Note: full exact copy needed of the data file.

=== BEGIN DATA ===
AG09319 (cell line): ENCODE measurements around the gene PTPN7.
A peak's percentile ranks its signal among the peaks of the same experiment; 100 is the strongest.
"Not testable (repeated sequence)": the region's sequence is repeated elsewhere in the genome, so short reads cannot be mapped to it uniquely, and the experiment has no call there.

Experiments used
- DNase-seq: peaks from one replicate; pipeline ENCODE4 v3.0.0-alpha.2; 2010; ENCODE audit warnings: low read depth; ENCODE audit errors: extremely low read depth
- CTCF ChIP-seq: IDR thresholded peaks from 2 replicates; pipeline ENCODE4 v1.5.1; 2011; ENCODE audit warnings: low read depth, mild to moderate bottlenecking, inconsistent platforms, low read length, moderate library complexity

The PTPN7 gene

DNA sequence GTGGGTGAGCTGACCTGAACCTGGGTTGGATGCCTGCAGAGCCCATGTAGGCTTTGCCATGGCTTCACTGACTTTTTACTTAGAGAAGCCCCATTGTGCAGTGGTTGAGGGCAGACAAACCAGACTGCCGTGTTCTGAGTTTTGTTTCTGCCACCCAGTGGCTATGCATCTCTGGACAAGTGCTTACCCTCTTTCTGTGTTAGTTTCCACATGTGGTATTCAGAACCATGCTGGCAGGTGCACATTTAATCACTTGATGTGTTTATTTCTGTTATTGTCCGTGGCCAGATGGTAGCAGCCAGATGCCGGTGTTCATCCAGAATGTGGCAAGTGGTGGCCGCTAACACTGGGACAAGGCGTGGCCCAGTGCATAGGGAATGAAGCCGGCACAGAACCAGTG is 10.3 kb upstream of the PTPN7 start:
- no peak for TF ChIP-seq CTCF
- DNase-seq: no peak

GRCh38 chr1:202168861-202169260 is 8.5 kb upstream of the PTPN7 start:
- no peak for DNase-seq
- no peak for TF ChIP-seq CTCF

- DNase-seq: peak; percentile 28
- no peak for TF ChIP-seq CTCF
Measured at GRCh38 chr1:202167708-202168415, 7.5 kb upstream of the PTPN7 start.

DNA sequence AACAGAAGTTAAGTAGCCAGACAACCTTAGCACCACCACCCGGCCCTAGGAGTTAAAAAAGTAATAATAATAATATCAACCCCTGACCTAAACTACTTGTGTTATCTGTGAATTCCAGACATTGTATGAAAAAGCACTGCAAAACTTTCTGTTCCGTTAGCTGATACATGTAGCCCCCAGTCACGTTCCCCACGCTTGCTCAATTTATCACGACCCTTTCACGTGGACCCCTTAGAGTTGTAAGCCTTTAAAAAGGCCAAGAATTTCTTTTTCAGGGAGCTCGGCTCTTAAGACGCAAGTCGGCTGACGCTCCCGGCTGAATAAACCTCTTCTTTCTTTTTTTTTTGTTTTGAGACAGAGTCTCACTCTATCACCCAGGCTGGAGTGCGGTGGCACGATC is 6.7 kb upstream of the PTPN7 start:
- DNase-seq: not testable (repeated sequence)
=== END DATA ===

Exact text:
AG09319 (cell line): ENCODE measurements around the gene PTPN7.
A peak's percentile ranks its signal among the peaks of the same experiment; 100 is the strongest.
"Not testable (repeated sequence)": the region's sequence is repeated elsewhere in the genome, so short reads cannot be mapped to it uniquely, and the experiment has no call there.

Experiments used
- DNase-seq: peaks from one replicate; pipeline ENCODE4 v3.0.0-alpha.2; 2010; ENCODE audit warnings: low read depth; ENCODE audit errors: extremely low read depth
- CTCF ChIP-seq: IDR thresholded peaks from 2 replicates; pipeline ENCODE4 v1.5.1; 2011; ENCODE audit warnings: low read depth, mild to moderate bottlenecking, inconsistent platforms, low read length, moderate library complexity

The PTPN7 gene

DNA sequence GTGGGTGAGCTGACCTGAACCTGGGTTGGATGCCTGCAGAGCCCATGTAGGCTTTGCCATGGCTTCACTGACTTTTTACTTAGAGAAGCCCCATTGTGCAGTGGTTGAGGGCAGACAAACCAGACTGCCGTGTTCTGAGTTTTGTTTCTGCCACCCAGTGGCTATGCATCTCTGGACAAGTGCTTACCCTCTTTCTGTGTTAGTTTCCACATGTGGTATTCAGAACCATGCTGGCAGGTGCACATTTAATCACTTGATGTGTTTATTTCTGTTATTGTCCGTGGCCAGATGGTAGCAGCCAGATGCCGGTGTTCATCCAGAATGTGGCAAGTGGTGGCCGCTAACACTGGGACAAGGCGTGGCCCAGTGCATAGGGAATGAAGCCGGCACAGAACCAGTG is 10.3 kb upstream of the PTPN7 start:
- no peak for TF ChIP-seq CTCF
- DNase-seq: no peak

GRCh38 chr1:202168861-202169260 is 8.5 kb upstream of the PTPN7 start:
- no peak for DNase-seq
- no peak for TF ChIP-seq CTCF

- DNase-seq: peak; percentile 28
- no peak for TF ChIP-seq CTCF
Measured at GRCh38 chr1:202167708-202168415, 7.5 kb upstream of the PTPN7 start.

DNA sequence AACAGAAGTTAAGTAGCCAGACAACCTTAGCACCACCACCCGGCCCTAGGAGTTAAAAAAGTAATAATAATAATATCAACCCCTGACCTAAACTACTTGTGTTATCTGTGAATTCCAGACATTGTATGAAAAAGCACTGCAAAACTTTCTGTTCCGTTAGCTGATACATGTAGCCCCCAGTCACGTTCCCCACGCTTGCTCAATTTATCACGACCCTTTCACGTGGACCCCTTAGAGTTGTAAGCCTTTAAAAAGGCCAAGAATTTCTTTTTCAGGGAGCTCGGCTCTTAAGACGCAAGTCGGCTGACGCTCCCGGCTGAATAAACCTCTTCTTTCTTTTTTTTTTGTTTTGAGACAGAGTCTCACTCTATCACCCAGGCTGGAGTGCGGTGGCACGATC is 6.7 kb upstream of the PTPN7 start:
- DNase-seq: not testable (repeated sequence)